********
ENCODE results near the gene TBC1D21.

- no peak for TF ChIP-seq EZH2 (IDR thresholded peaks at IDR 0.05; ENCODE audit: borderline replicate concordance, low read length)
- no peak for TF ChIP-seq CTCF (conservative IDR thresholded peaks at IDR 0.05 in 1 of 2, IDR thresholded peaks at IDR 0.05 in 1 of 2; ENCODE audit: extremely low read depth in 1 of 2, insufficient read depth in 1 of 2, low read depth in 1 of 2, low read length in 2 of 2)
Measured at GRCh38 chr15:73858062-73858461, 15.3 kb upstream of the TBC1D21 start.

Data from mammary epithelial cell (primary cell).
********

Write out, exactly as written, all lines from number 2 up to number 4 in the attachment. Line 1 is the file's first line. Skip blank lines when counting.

- no peak for TF ChIP-seq EZH2 (IDR thresholded peaks at IDR 0.05; ENCODE audit: borderline replicate concordance, low read length)
- no peak for TF ChIP-seq CTCF (conservative IDR thresholded peaks at IDR 0.05 in 1 of 2, IDR thresholded peaks at IDR 0.05 in 1 of 2; ENCODE audit: extremely low read depth in 1 of 2, insufficient read depth in 1 of 2, low read depth in 1 of 2, low read length in 2 of 2)
Measured at GRCh38 chr15:73858062-73858461, 15.3 kb upstream of the TBC1D21 start.